Listen: Is surf localism just a more historically steeped form of modern Karenism?
Psychological drama, surfing and storytelling, Pro Land is still as captivating as ever, more than twenty years later.
Derek Hynd’s movie Earth Pro follows the infamous 1999 world tour battle between, mainly, Danny Wills, Mick Campbell and Kelly Slater.
You remember the story.
Baby-faced Danny and the fiery Mick at the head of the tour, apparently destined to bring a world title back to Australia. Only for Slater to rush on the day of the final at Pipe and win crown number six.
One of the tightest and toughest championship races of the modern era. All documented by Hynd on a portable camera, long before the days of webcasting. The independently produced documentary was uploaded to YouTube a few years ago with Hynd’s blessing.
Earth Pro was not the first look behind the scenes on the tour. It wasn’t necessarily the best either (see: shout in blue). Looking through a contemporary lens at the surf has dated.
The build quality is poor. There are verge of awe-inspiring voyeuristic T&As strewn everywhere.
But as a psychological drama, surf as a storytelling, Earth Pro is always on top. Exciting, more than twenty years later.
The story is simple.
Follow the top five surfers (Danny, Mick, Kelly, Beschen, and Occ) as they progress through the tour. Stick a camera to their face at the appropriate times. Document the story as it unfolds.
The film opens in Japan, after the Australian stage, and is a slow burn at the start. There is scrappy surfing in the skinny waves. A reminder of the bad old days of conditions around the world. Short interviews with key players. An updated dashboard at the end of each competition. Otherwise, very little exposure. After Sarge’s Surf Album than Scream in blue.
But the form soon emerges.
As we move from one composition to the next, Hynd the author begins to inject himself and the script unfolds.
Just as Erik Logan and Pat O’Connell identified twenty years later, bone marrow is in the top five. What a variety of characters Hynd has had to work with.
The re-emerging Occy, preparing for his eventual title run the following year. His play on small waves in particular is always amazing to watch.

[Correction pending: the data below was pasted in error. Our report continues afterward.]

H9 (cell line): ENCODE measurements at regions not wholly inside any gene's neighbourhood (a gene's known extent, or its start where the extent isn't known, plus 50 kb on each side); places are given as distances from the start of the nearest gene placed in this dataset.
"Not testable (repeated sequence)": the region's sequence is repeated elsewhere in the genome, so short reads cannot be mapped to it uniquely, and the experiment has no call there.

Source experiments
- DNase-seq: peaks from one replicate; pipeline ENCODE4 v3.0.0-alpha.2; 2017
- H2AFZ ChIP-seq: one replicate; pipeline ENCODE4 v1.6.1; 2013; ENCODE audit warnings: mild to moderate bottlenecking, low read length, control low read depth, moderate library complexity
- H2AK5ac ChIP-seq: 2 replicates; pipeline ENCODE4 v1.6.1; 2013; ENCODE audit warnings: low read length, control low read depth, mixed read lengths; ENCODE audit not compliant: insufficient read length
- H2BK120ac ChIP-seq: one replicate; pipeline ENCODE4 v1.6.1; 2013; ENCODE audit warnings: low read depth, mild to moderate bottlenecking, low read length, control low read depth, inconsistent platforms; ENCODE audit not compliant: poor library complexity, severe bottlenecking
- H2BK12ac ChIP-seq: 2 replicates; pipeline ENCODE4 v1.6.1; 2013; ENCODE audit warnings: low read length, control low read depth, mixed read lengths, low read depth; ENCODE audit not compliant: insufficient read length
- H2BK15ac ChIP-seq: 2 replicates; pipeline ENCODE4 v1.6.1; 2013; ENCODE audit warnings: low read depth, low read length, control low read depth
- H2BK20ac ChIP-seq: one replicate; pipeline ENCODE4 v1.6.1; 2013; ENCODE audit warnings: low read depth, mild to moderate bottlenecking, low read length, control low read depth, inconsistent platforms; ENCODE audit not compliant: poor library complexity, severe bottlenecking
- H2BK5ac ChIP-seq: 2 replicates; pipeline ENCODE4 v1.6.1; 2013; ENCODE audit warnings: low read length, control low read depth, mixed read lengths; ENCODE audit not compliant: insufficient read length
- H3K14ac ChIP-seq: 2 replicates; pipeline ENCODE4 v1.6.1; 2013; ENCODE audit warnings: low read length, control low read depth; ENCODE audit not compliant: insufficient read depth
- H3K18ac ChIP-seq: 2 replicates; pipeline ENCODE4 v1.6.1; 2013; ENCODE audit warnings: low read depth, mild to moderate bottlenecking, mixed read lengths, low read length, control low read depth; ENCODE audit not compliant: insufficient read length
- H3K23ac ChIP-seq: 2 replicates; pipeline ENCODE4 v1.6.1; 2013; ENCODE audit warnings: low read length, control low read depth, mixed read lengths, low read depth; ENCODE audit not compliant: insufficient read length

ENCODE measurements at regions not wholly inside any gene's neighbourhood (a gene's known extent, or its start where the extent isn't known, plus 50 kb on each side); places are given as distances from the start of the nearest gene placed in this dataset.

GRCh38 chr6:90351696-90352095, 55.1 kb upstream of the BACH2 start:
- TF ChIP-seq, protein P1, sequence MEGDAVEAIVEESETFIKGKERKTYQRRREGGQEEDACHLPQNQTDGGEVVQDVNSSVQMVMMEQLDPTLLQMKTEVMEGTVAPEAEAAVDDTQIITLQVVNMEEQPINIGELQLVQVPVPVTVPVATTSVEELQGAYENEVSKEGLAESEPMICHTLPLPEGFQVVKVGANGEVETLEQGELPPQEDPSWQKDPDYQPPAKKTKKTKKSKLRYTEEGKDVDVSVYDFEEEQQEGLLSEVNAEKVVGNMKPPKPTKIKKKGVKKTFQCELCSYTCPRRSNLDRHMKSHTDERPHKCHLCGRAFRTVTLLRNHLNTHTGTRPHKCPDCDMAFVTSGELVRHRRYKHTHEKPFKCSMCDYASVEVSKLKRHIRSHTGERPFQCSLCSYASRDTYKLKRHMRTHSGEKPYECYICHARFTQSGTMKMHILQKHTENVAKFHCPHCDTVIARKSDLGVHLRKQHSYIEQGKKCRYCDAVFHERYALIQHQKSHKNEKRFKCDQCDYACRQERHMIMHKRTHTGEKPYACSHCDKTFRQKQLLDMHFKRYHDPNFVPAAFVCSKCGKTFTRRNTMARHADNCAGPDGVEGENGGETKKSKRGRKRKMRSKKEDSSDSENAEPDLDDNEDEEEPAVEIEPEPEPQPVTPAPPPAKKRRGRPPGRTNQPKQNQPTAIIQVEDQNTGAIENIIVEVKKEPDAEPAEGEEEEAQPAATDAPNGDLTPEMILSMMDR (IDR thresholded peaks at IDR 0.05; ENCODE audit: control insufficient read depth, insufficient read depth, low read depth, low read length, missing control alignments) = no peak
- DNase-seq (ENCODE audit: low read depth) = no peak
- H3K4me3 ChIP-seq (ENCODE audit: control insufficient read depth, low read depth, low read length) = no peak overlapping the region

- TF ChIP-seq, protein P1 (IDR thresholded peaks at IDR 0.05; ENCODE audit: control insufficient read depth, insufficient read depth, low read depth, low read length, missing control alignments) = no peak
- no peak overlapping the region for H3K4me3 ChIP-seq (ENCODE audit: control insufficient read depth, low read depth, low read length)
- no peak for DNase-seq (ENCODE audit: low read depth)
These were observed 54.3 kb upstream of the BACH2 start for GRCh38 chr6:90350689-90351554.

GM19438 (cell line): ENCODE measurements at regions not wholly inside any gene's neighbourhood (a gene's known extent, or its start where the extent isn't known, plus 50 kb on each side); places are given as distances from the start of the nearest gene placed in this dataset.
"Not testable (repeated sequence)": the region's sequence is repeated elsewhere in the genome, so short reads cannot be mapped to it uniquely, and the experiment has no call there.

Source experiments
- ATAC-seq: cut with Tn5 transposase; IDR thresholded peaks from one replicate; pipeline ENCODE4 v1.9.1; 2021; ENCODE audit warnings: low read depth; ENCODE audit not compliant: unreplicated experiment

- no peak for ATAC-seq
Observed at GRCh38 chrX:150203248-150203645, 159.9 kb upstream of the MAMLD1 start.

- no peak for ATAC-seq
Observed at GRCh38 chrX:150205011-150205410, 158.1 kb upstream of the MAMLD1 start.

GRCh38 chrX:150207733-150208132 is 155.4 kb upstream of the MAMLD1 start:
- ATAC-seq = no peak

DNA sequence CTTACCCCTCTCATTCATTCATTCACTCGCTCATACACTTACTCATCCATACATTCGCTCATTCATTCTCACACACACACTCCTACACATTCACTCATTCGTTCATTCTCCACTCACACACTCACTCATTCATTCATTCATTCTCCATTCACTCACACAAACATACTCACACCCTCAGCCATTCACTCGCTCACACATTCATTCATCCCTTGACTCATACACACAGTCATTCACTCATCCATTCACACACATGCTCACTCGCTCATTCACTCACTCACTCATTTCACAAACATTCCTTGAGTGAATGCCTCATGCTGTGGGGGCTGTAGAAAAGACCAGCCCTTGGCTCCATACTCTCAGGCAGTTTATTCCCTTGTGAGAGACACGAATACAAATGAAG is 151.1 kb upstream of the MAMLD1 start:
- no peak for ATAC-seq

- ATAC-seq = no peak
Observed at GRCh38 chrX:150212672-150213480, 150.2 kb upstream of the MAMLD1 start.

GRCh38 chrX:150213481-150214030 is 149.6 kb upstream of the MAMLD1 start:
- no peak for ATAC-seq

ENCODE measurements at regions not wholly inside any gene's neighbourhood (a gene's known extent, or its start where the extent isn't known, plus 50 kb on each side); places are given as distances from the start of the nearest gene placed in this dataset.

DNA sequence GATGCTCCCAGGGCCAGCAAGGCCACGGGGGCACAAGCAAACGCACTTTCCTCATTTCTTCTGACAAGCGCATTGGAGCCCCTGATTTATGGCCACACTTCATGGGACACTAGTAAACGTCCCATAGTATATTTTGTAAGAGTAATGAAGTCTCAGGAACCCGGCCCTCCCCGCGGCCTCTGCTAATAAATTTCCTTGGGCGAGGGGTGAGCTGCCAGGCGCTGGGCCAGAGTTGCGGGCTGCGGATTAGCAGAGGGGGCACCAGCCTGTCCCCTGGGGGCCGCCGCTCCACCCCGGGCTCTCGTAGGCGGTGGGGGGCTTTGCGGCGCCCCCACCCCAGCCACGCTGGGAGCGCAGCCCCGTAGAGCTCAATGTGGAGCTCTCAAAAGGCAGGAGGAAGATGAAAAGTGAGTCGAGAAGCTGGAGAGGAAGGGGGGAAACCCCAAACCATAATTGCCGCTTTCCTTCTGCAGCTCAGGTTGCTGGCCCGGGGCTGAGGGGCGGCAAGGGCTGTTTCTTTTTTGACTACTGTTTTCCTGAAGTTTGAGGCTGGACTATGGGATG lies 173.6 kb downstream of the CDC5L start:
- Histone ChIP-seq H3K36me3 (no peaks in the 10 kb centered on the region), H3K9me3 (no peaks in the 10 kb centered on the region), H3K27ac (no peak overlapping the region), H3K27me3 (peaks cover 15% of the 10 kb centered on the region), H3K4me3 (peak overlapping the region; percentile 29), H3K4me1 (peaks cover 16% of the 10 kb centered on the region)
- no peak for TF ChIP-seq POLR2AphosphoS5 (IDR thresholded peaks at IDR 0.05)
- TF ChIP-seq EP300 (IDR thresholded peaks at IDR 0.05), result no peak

Slater, evergreen, at one of its many peaks.
Beschen, the cynical sage, in whom Hynd surely sees himself the most. Surf with incredible precision, to the point of austerity (see: economy of movement). But also honest comments, cutting both on its own performance and that of its competitors.
Best friends Willsy and Campbo. The heart and soul of history. Two Australians from Ocker, tragic LMBs, ready to take back the crown for Australia. Just sting for a fight, either between them or with any willing cat.
As Hynd continues to dot the subjects as they move from Bay of J, to Europe, the United States, Brazil, nuggets of insight emerge. The interaction between best friends Wills and Campbell is absorbing. Willsy, the disproportionately blessed talent who struggles with target number one on his back. Campbell, the competition animal who likes to be an outsider.
Then there’s Slater, the tritagonist, emerging from the shadows as a Dionysian villain to steal the show in the final act.
It was DIY reality TV. But it was believed. Honest. The human condition was played out on a small VHS screen.
Or at least it was like watching it after a few Saturday afternoon clubs.
The late David Forster Wallace said world-class athletes are on the move: “To be a high performance, high performance athlete is to be that exquisite hybrid of animal and angel that we mediocre observers have. so hard to see in us. So we want to know them. We want to become intimate with this depth. We want to get into them. We want the story.
This therefore applies to any type of sports journalism. Hynd got the story. It’s not hard.
That a single operator with nothing more than a handycam and a flair for drama can create a compelling documentary shouldn’t be surprising.
Earth Pro treats his subject with the respect, seriousness and subtlety he deserves. He understands the product for what it is and doesn’t try to do something more with it.
Competitive surfing is like war. Long periods of boredom punctuated by short periods of excitement. It’s never going to be a mainstream viewing because it’s not a mainstream product no matter how you try to package it. This requires an investment from both the audience and the director.
But the hard work will pay off if you are patient enough. Give them enough rope and they will hang themselves, as the saying goes.
Earth Pro takes us behind the veil.
Bone marrow is in the top five, of course. But that doesn’t mean you should throw the rest away. Just look at ’99. The world title was decided on the day of the final, but we also got to see tour veteran Jake Paterson beat wildcard Bruce Irons in one of the most biting finals in Pipe history.
There are stories everywhere, if you let them breathe.
Compare it then to the overproduced and heavy tales constantly being broadcast by the multi-million dollar “media house” WSL. Top five. Ultimate surfer. By artificially fabricating drama, the WSL deprives itself of the very magic it wants to create.
Disrespecting and undermining the sport he is desperately trying to monetize.
Any fool with a handycam can see it.
But hey, maybe Trestles will prove me wrong.